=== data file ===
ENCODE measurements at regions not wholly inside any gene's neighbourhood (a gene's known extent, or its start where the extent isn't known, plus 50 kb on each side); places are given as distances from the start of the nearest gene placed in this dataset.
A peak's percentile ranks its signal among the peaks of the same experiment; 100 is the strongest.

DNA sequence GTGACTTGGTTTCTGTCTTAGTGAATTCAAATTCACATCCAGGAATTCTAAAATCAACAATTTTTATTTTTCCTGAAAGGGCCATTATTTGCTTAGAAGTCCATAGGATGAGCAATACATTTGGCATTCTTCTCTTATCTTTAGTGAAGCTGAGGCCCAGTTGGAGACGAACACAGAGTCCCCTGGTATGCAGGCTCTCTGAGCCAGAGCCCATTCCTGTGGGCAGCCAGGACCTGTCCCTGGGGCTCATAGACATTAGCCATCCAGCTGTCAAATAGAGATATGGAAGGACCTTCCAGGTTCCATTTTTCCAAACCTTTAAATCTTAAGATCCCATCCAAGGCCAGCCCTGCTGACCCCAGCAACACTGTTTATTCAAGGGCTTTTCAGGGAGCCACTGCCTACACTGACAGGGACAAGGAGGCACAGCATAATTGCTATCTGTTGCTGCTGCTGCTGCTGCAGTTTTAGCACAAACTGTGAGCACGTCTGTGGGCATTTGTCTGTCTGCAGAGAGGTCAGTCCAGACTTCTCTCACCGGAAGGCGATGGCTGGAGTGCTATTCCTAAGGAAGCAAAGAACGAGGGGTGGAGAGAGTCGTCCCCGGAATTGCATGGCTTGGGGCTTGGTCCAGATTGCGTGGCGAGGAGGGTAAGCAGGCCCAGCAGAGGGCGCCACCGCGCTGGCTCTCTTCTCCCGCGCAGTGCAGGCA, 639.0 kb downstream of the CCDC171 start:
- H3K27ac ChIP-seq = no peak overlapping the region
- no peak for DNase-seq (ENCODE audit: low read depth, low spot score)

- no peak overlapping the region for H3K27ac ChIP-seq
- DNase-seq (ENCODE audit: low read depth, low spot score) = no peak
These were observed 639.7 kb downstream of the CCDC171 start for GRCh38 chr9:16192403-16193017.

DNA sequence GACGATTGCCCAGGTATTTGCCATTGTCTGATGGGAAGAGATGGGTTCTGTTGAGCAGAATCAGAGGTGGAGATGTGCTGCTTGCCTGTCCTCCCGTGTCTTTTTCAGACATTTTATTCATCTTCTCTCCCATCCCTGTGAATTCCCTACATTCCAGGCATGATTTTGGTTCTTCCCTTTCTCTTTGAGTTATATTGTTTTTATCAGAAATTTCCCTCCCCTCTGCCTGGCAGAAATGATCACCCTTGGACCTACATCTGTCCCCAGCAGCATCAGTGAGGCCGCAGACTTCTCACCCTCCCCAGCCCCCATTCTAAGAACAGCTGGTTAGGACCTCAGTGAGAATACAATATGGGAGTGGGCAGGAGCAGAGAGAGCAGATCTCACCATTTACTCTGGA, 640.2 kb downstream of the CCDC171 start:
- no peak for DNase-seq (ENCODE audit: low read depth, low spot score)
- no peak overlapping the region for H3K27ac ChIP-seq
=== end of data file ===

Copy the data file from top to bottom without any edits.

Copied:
ENCODE measurements at regions not wholly inside any gene's neighbourhood (a gene's known extent, or its start where the extent isn't known, plus 50 kb on each side); places are given as distances from the start of the nearest gene placed in this dataset.
A peak's percentile ranks its signal among the peaks of the same experiment; 100 is the strongest.

DNA sequence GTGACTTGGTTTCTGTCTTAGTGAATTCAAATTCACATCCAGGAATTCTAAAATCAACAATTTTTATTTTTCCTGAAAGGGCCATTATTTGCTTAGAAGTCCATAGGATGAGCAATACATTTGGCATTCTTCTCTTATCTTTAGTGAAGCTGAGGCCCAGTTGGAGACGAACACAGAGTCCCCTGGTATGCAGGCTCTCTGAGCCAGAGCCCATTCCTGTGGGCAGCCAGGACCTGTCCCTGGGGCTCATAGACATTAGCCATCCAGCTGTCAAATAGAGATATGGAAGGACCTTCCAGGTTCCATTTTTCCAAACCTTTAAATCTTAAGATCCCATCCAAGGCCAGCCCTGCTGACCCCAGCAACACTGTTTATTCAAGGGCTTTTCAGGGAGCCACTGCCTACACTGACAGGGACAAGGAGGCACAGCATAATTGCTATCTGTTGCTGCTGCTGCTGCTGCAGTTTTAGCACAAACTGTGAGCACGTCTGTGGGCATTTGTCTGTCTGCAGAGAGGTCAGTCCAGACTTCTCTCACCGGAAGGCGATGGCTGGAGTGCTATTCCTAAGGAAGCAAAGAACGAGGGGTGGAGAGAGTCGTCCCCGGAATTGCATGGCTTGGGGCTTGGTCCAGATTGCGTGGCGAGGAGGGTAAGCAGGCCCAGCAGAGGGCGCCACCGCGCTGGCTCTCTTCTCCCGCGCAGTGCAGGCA, 639.0 kb downstream of the CCDC171 start:
- H3K27ac ChIP-seq = no peak overlapping the region
- no peak for DNase-seq (ENCODE audit: low read depth, low spot score)

- no peak overlapping the region for H3K27ac ChIP-seq
- DNase-seq (ENCODE audit: low read depth, low spot score) = no peak
These were observed 639.7 kb downstream of the CCDC171 start for GRCh38 chr9:16192403-16193017.

DNA sequence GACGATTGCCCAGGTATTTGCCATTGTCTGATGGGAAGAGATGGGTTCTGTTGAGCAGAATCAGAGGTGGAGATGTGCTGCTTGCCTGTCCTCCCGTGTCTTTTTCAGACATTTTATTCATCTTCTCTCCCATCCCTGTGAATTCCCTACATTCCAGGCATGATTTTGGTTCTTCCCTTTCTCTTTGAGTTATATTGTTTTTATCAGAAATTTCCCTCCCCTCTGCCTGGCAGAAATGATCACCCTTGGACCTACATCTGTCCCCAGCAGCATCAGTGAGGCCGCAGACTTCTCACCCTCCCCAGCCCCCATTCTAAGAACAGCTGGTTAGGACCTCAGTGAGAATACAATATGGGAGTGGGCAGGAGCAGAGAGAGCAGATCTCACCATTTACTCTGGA, 640.2 kb downstream of the CCDC171 start:
- no peak for DNase-seq (ENCODE audit: low read depth, low spot score)
- no peak overlapping the region for H3K27ac ChIP-seq